May 19th in (Feminist) History

2013_lorraine_hansberry_lorrainehansberry_headshot_5048929u_428wThis day in 1930 saw the birth of Lorraine Hansberry, an American writer and playwright who was the first black woman to have one of her plays performed on Broadway. She was born in 1930, to parents who provoked ire when they bought a home in the Washington Park Subdivision of the South Side of Chicago, a traditionally white area. The drawn-out legal fight by their white neighbors– on the basis of a covenant that banned African-Americans from buying or leasing land in that neighborhood– eventually made it all the way to the Supreme Court, who rejected that specific covenant while at the same time not ruling on the constitutionality of said covenants in general.

Lorraine’s experiences with segregation as a child directly influenced her and her writing. Her most well-known play, A Raisin in the Sun, is about the lives of black Americans living in Chicago and dealing with the same racial segregation that she did. (The play’s title was taken from the Langston Hughes poem “Harlem”, from a line that reads: “What happens to a dream deferred? Does it dry up like a raisin in the sun?”) Her play was the first written by an African-American woman to be produced on Broadway. At 29 years old, she was the youngest American playwright as of that time, and went on to be the fifth woman ever to receive the New York Drama Critics Circle Award for Best Play.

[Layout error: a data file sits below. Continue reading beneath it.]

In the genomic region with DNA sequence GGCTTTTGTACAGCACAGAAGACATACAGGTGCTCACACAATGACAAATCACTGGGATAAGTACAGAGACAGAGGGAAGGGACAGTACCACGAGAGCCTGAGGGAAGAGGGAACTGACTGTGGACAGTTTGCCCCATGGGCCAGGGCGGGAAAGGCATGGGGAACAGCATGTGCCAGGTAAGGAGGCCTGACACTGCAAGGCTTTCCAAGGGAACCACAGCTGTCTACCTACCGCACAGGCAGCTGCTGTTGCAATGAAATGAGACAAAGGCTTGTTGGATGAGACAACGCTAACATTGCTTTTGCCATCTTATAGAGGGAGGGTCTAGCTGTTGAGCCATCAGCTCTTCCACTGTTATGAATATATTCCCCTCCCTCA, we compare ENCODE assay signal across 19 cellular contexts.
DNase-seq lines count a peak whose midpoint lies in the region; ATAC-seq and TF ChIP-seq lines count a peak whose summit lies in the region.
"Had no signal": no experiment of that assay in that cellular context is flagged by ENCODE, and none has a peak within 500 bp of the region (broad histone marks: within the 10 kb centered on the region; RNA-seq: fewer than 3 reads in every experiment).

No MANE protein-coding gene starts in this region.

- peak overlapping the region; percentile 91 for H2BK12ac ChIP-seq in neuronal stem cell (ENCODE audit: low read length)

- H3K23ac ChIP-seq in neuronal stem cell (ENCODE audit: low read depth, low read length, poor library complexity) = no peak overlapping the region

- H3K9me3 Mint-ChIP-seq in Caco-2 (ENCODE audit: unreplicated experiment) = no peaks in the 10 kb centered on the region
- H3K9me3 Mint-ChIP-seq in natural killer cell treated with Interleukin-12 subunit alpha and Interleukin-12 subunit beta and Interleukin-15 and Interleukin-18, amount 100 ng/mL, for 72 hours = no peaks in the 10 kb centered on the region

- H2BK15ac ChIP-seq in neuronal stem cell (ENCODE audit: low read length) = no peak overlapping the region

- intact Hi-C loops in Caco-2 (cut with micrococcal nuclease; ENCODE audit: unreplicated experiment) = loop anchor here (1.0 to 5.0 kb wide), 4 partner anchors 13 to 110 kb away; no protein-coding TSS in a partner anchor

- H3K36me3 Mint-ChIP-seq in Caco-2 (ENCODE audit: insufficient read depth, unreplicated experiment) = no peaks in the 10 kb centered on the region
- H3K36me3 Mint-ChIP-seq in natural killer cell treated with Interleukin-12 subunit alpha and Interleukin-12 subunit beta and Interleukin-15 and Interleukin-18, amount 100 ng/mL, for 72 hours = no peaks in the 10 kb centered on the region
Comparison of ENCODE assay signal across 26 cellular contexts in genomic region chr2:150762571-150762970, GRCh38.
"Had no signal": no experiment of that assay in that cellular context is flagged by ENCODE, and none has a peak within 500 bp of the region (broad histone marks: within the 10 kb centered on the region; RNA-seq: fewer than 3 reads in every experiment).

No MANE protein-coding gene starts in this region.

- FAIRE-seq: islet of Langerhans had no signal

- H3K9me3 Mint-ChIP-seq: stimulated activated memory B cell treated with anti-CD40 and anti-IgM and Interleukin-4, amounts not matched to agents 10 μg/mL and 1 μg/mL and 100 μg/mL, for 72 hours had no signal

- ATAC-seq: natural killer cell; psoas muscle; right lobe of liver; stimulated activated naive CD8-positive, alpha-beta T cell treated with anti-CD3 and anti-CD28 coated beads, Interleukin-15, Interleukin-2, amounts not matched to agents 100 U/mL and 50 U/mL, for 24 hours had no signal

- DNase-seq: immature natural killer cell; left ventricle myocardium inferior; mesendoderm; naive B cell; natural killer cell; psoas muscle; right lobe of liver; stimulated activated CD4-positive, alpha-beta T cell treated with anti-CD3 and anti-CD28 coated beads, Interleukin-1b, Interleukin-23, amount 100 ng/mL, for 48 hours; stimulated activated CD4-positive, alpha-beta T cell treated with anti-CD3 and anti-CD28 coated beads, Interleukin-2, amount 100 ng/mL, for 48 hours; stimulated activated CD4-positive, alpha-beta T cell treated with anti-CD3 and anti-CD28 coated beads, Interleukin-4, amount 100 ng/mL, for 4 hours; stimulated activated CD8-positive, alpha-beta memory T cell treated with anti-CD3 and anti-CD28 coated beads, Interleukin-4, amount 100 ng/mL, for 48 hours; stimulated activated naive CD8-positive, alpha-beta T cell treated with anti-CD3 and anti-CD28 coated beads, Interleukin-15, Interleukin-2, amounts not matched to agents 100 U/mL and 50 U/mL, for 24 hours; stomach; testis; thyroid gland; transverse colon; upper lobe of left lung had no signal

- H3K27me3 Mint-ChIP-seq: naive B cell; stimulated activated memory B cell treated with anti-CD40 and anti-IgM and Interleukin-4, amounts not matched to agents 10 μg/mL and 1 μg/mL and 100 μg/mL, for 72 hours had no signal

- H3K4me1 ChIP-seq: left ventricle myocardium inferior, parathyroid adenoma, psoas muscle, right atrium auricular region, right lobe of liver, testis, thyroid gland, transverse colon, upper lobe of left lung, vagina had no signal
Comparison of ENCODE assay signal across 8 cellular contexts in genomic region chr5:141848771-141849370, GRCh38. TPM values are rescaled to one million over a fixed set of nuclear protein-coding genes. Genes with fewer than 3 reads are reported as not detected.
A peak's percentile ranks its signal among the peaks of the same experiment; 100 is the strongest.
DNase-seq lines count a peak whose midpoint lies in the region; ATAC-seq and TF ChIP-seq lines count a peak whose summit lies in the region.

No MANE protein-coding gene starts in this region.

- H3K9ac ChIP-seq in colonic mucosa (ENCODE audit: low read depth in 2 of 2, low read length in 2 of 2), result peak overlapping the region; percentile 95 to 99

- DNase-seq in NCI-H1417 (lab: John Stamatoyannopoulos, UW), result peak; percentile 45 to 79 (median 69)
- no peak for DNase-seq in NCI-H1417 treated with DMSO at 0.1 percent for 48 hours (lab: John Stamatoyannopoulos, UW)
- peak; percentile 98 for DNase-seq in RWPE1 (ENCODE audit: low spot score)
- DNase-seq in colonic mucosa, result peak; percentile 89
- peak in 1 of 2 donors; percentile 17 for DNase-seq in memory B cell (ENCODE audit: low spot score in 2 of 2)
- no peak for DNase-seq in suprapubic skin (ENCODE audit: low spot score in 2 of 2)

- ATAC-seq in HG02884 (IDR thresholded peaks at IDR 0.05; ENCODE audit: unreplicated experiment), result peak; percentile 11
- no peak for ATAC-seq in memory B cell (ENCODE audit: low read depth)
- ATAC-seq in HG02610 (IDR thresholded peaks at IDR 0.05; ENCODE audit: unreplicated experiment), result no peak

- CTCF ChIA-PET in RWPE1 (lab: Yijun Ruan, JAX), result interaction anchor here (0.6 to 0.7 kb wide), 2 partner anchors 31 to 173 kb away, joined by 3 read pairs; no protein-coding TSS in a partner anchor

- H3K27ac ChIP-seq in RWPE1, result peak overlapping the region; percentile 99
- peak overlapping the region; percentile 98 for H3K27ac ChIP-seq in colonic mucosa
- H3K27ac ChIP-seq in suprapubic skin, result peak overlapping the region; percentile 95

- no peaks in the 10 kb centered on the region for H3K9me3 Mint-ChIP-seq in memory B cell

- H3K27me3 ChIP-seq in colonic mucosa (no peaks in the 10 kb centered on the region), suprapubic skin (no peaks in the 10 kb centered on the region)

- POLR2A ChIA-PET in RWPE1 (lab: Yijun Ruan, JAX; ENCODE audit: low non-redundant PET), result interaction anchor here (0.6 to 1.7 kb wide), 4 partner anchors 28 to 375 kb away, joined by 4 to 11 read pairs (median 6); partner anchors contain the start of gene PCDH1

Though she married a Jewish man, Lorraine was believed to be a closeted lesbian. This is presumably not just speculation or negative gossip, but rather something supported by her personal notebooks and private letters. She wrote about feminism and homophobia, was a gay rights activist, and joined the Daughters of Bilitis; the first lesbian civil rights group in the U.S. Her only other play to be produced while she was alive was The Sign in Sidney Brustein’s Window, which ran for 101 performances and closed the night she died of cancer, at only age 35.

Also on this day…

• Google has you covered with their Doodle celebrating the birth of Yuri Kochiyama on this day in 1921. From Google’s post: “Born in California, Kochiyama spent her early twenties in a Japanese American internment camp in Arkansas during WWII. She and her family would later move to Harlem, where she became deeply involved in African American, Latino, and Asian American liberation and empowerment movements.” She was present at the assassination of her friend, Malcolm X, and held him in her arms as he died.
• In 1800, the birth of Sara Miriam Peale, an American portrait painter who painted primarily politicians and military figures, such as Lafayette, who sat for her four times. (Thought you Hamil-toasties would like that.)
• In 1879, the birth of Nancy Astor, the Viscountess Astor, an American-born British politician, who was the first woman to sit as a Member of Parliament in the House of Commons.

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